The rule that the spouse of a party to an action is totally disqualified as a witness was firmly established at common law by the second half of the seventeenth century. Wigmore, Evidence § 2227. The mystical and religious foundations of the privilege4 have long since eroded, and the once absolute disqualification of a spouse has been narrowed to the present rule which only forbids testimony by one spouse which is adverse to the other spouse. Funk v. United States, 290 U.S. 371, 54 S. Ct. 212, 78 L. Ed. 369 (1933). The sole surviving rationale for the privilege is the belief that the trust and confidence between spouses should not be betrayed, and that the policy of fostering family stability benefits both the family unit and the public. Hawkins v. United States, 358 U.S. 74, 77, 79 S. Ct. 136, 3 L. Ed. 2d 125 (1958); Stein v. Bowman, 13 Pet. 209, 38 U.S. 209, 10 L. Ed. 129 (1839), citing Aveson v. Kinnard, 9 East. 192; see United States v. Termini, 267 F.2d 18, 19 (2d Cir. 1959); United States v. Walker, 176 F.2d 564, 568 (2d Cir.), cert. denied, 338 U.S. 891, 70 S. Ct. 239, 94 L. Ed. 547 (1949).
In Hawkins, supra, the Supreme Court was faced with the question whether the spousal privilege should be abolished. The Court exercised its authority under Rule 26, Federal Rules of Criminal Procedure, to "interpret" the privilege and declined to discard it. Although the Hawkins Court acknowledged that adverse testimony by one spouse against another is in itself often strong indication that the marriage is unsalvageable, it pointed to successful attempts by courts in achieving conciliation among family members to demonstrate that some apparently broken relationships can be saved and, in view of those efforts, was reluctant to abandon a rule honored through several centuries. 358 U.S. at 78, 79 S. Ct. 136. Nevertheless, the Court clearly did not intend to preclude reevaluation of its holding in future cases, for it stated:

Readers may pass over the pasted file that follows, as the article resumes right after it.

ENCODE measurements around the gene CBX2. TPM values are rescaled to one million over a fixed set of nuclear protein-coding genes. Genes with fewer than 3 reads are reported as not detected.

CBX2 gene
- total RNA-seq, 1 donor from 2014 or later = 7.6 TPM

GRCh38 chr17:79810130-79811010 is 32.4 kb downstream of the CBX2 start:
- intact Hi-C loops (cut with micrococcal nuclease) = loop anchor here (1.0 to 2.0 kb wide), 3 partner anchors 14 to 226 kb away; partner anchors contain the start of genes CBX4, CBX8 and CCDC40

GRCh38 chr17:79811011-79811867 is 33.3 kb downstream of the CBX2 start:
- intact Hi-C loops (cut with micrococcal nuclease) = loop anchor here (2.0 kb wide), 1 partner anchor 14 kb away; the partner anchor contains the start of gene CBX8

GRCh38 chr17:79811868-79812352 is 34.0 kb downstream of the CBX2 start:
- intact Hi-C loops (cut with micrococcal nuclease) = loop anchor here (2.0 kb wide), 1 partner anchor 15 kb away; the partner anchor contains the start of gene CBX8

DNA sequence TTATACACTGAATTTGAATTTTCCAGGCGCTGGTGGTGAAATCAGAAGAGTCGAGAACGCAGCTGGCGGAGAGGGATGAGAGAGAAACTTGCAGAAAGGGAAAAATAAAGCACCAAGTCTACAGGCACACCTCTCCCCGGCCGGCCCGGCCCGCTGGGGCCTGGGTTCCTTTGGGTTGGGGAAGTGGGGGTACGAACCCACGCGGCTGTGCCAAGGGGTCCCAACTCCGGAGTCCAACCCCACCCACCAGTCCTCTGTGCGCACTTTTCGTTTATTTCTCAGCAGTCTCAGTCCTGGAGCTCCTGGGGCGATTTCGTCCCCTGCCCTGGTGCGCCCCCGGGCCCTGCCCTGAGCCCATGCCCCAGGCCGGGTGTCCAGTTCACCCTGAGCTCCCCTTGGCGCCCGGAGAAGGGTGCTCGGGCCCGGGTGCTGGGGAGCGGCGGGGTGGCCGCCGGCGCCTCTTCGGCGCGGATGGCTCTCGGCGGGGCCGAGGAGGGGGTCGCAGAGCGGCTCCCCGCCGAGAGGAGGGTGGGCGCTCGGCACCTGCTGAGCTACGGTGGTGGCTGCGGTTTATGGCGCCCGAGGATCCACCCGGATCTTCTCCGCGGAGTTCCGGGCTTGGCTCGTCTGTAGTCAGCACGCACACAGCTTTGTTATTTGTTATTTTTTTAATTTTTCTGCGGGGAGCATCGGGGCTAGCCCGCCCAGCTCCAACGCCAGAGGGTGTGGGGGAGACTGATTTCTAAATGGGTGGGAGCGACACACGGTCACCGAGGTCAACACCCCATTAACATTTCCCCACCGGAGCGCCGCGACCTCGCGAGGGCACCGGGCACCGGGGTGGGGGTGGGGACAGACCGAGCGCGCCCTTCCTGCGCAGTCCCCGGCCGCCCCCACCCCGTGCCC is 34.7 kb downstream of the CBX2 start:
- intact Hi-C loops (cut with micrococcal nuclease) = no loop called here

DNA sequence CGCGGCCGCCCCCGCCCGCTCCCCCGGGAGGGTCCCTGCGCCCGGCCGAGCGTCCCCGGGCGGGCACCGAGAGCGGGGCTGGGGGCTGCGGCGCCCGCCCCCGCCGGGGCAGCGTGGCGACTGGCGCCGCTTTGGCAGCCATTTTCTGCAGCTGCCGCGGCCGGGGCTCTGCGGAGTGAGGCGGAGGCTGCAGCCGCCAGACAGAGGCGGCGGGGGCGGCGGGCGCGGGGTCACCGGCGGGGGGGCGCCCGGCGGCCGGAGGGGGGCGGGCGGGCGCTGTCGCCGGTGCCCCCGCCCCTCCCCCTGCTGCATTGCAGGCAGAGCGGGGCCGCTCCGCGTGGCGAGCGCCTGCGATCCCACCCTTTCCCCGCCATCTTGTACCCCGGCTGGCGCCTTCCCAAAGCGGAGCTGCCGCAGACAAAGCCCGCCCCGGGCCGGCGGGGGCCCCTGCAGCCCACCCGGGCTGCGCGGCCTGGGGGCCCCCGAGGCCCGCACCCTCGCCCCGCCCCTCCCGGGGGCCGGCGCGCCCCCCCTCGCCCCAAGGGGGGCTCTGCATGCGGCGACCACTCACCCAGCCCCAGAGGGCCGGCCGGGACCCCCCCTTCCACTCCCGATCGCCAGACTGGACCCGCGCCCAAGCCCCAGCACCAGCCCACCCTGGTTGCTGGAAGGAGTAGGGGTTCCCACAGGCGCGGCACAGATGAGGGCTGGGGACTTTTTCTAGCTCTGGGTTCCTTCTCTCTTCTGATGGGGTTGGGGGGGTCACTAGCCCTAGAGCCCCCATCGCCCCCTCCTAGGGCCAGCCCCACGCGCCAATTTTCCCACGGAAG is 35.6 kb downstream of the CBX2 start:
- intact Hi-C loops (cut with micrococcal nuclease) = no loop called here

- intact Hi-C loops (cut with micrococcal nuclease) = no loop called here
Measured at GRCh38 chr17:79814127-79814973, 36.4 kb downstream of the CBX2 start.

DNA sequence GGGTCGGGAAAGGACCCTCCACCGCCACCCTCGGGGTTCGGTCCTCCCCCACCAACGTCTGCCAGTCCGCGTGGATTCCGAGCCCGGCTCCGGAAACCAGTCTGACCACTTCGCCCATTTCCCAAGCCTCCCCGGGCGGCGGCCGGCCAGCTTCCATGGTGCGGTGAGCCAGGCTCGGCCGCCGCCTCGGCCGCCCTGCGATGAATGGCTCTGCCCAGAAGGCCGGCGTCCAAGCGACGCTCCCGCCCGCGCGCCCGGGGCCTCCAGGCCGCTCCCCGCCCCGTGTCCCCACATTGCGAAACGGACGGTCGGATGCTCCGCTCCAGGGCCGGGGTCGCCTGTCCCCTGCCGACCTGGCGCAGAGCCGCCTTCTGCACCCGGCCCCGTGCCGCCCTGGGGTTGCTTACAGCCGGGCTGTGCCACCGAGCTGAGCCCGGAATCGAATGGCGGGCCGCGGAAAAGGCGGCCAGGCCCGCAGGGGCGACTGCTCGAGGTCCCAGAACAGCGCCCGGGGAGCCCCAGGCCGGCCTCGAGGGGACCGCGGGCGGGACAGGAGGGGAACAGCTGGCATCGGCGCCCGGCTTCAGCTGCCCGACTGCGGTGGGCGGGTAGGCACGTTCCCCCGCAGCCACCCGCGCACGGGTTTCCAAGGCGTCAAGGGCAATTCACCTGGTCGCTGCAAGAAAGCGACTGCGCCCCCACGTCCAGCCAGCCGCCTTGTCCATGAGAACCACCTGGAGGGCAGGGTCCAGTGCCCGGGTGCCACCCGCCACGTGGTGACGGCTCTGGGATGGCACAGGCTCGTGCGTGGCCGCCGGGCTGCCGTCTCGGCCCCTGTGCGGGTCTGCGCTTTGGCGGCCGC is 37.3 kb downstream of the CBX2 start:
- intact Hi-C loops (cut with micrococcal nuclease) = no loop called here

" . . . this decision does not foreclose whatever changes in the rule may eventually be dictated by 'reason and experience.' " 358 U.S. at 79, 79 S. Ct. at 139.
We are aware, as was the Court in Hawkins, of vociferous criticism which has characterized the rule as an archaic residue of discarded dogma and an attempt to foster familial harmony which is often more apparent than real. See, e. g., Hawkins v. United States, supra, 358 U.S. at 81, 79 S. Ct. 136 (Stewart, J. concurring); United States v. Termini, supra, 267 F.2d at 20; Yoder v. United States, 80 F.2d 665 (10th Cir. 1935); McCormick, Evidence 145-146 (2d Ed. 1972); Comment, 17 U. Chi. L. Rev. 525, 530 (1950). But the government has not argued for total rejection of the privilege, and we thus need not consider whether conditions have so changed since 1958 as to warrant an inferior court reconsidering the issue decided in Hawkins. Rather, viewing the matter before us in the light of "reason and experience," as Rule 26 instructs us to interpret the privilege, we believe that to permit appellant to assert the privilege in the present case could not possibly achieve the intended benefit of the rule and would serve only to thwart common sense.
Appellant married Rosalie Fisher in 1942. They have had no children and have not cohabited since 1964. Fisher does have two children by another woman, Bernice Duncan, one born in 1962 and another a year later. He and his parents built a home for them in 1967 and Fisher has been living with Miss Duncan for some time. He subsequently sued his wife for divorce and was granted a final decree in 1972. At the divorce proceedings he testified that there was "no chance of reconciliation," and at his second trial Fisher's defense counsel, attacking Rosalie Fisher's anticipated testimony, asserted "He rejected her. They have been married for some time and now he is remarried and the father of two wonderful children . . . " Trial transcript at page 36.